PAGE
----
“Blade Runner 2049” (2017) – now available via Redbox and streaming – brings us back into the world of the 1982 Ridley Scott classic. It feels like director Denis Villeneuve, who also helmed the overrated “Arrival” (2016) and the excellent “Prisoners” (2013), just wants to play in the sandbox of “Blade Runner,” complete with all the action figures and gadgets. There’s no debating that this is a gorgeous film, but every scene is twice as long as it needs to be for story purposes, and the characters are nearly copies (give me credit for avoiding the “replicant” pun) from the original, starting with blade runner K (Ryan Gosling) standing in for Deckard (Harrison Ford). If you just want to soak up the “BR” vibe again, you’ll be in heaven; if you expect new sci-fi themes or ideas, you’ll be let down.
As a fan of Philip K. Dick’s “Do Androids Dream of Electric Sheep?,” I appreciate the way Villeneuve and writers Hampton Fancher (returning from the original) and Michael Green mine the book further. References to whether animals, such as Deckard’s dog, are real or not are peppered throughout the script; Deckard’s desire to own a real animal was central to the PKD novel but largely set aside in the first movie. Additionally, “2049” takes us to more wasteland spaces; in the book, it was Oregon that was irradiated, here San Diego is for some reason a garbage dump and home to a black-market children’s orphanage/sweatshop.
If San Diego is not irradiated (and it’s apparently not, since people live there), it seems like a bad place to turn into a dump. It seems like the Nevada desert, for example, might be a better place to discard trash from the still-functioning cities. Thoughts like this entered my mind throughout my viewing. The world of “2049” is artistic as heck, and it follows from the 1982-style 2019 of “Blade Runner,” complete with dominant electronic Atari billboards in Los Angeles. But it’s hard to grasp the reasons for why the world is how it is. Why does it always rain in L.A.? Why was Las Vegas abandoned, thus making a nice hideout for Deckard? Since the film is 2 hours and 44 minutes long, it seems there would be time for answers.
Some unanswered questions are forgivable, though, because three decades had to pass between films in order to explain why Ford’s Deckard is three decades older. Fancher and Green anchor the film around K’s quest to learn if he is the first child born of a replicant – Rachael (Sean Young) from the first film – and, if he’s not, to find out who that offspring is. Gosling gives a compelling performance despite being mostly blank-faced. He’s an audience surrogate because he doesn’t seem to enjoy living in this world any more than we enjoy sticking with every scene longer than we need to. (That having been said, “2049” is always beautiful to look at, so it’s a paradox. I know the movie moves extremely slowly, but I kind of want to excuse it: “It’s the ‘Blade Runner’ aesthetic, after all.”)
But the idea of a miracle child being a savior for the oppressed group and a target of the ruling status quo is very familiar; indeed, Green told the same story in “Logan” earlier in 2017. See also “Children of Men” and the “Star Wars” prequels. “2049” has nothing new to say. (The question of who is human and who is a replicant is of course just below the surface of this movie. The point is well made: When humans and replicants are identical – except for a soul, which isn’t a real thing – it’s silly to spend any time worrying about who is which. But the original film already covered this issue.)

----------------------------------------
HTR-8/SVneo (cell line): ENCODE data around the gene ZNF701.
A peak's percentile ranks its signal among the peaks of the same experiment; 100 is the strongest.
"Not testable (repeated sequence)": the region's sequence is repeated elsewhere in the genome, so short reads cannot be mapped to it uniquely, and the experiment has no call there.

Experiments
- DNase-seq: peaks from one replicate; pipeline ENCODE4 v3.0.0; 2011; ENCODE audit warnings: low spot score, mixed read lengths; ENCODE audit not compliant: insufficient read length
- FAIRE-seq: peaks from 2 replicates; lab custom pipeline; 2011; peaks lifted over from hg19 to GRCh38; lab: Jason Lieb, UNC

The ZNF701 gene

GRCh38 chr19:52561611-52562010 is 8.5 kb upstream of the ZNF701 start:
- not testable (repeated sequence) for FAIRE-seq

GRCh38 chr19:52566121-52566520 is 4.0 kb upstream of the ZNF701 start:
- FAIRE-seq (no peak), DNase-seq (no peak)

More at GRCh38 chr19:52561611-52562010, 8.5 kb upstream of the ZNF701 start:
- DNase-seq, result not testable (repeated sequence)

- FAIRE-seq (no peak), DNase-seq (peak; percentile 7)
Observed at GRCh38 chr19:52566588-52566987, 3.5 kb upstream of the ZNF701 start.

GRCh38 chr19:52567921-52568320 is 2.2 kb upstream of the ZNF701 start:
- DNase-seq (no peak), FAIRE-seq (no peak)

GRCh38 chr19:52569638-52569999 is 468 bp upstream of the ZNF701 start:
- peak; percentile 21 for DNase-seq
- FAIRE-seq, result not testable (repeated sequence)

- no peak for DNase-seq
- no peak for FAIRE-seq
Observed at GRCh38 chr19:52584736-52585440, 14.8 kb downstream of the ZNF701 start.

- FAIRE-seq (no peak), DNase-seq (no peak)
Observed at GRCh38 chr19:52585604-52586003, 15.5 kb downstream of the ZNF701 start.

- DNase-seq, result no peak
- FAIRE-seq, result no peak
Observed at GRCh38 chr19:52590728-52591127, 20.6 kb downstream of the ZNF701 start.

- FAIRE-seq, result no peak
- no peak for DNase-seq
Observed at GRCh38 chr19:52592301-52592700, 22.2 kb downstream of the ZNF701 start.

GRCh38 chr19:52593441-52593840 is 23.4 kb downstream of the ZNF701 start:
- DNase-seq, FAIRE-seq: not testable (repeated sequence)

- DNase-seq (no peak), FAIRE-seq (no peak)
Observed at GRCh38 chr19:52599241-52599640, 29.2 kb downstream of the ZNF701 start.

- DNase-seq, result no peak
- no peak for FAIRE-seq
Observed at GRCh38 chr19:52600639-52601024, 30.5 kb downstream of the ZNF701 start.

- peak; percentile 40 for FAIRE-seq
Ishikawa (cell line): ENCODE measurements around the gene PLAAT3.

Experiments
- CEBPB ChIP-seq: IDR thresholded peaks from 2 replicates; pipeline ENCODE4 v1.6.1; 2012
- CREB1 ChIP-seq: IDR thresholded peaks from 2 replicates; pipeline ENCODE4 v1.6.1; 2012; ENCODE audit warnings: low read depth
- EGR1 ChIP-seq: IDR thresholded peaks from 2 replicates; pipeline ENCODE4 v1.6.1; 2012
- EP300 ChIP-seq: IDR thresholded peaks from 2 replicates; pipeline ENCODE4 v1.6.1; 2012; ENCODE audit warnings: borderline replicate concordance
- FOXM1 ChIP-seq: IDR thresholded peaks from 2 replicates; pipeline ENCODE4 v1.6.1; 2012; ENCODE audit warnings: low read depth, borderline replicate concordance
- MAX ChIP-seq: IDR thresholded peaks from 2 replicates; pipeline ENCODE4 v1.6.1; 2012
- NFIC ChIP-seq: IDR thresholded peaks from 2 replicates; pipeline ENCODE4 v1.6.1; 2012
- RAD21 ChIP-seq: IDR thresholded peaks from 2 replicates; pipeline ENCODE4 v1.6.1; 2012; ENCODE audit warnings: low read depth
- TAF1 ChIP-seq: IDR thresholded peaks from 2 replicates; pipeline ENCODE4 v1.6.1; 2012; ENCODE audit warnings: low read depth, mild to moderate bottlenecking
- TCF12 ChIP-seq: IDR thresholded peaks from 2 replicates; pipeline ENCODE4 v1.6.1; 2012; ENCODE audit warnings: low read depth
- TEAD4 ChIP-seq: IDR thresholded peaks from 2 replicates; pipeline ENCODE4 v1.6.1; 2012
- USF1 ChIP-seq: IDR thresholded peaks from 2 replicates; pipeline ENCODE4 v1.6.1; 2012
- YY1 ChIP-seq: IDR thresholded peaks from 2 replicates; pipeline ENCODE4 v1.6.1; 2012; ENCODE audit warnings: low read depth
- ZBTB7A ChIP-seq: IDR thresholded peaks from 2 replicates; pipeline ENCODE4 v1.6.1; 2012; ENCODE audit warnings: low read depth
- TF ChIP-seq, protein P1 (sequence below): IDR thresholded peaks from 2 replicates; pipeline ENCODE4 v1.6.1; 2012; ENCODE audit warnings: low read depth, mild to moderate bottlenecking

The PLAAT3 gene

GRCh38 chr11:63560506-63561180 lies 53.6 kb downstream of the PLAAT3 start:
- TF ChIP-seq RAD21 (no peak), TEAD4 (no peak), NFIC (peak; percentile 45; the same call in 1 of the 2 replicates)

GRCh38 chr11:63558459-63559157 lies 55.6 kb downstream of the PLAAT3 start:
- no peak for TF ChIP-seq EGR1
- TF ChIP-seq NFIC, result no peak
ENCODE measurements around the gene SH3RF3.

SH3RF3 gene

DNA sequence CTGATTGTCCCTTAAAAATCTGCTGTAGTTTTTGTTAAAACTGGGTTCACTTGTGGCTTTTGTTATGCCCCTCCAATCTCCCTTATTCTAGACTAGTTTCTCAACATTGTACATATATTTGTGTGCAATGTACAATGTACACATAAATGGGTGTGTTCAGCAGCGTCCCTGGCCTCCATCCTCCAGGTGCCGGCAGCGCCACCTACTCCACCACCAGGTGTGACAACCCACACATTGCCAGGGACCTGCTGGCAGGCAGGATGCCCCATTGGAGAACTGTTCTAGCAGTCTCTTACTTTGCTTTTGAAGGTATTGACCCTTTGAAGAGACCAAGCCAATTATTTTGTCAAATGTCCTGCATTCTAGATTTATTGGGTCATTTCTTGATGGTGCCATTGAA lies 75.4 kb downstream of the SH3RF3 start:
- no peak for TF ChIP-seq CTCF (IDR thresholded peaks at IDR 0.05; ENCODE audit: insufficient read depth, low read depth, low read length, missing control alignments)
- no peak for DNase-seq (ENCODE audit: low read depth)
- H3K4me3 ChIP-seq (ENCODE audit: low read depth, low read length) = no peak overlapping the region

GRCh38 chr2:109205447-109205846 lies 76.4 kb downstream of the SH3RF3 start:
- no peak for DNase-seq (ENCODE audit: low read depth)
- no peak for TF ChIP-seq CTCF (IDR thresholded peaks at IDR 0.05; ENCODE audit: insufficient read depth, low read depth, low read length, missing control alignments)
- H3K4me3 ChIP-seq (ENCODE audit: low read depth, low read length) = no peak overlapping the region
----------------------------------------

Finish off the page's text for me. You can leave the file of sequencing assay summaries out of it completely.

On the other hand, “Blade Runner 2049” is pretty, both in sight and sound. Benjamin Wallfisch and Hans Zimmer start with the synth stylings of “BR” composer Vangelis (whose track “Tears in Rain” is credited on this movie, too) and add a bit more muscle.
Visually, “2049” has a lot of those wonderfully sad early 1980s-style interiors. The office of Tyrell corporation bigwig Luv (Sylvia Hoeks) – this film’s answer to Rachael – has soothing beige light waves on the wall (Maybe old-fashioned light bulbs survived in this future). A government office is all done up in amber, and there’s a little slit of a window where K can duck down and talk to the clerk. Deckard’s Vegas hideout feels sand-covered, even if it isn’t totally. Human prostitute Mariette (Mackenzie Davis) has orange hair and a yellow shirt.
The yellow tones are contrasted by the rain-soaked blue-and-purple neon in Los Angeles. K’s hologram lover, Joi (Ana de Armas) – a stand-in for the original’s Pris (Daryl Hannah) — is neon purple with blue hair in her default mode. Do the color choices symbolically mean something? Almost certainly. And I also wouldn’t be surprised if the proportions of colors were decided upon because they were found to be pleasing to an audience. Indeed, there is a spell-like quality to “2049” that can’t be dismissed.
But the overall product is too empty. Granted, it’s often deliciously empty in the way K acts like he’d just as soon be dead, except for the bittersweet pleasure of his hologram lover. In style and mood, “2049” is a wonderful tribute to Scott’s film and the works of PKD, but I doubt either of those sequel-phobic artists – who look(ed) for something fresh in each project — would’ve bothered with this story.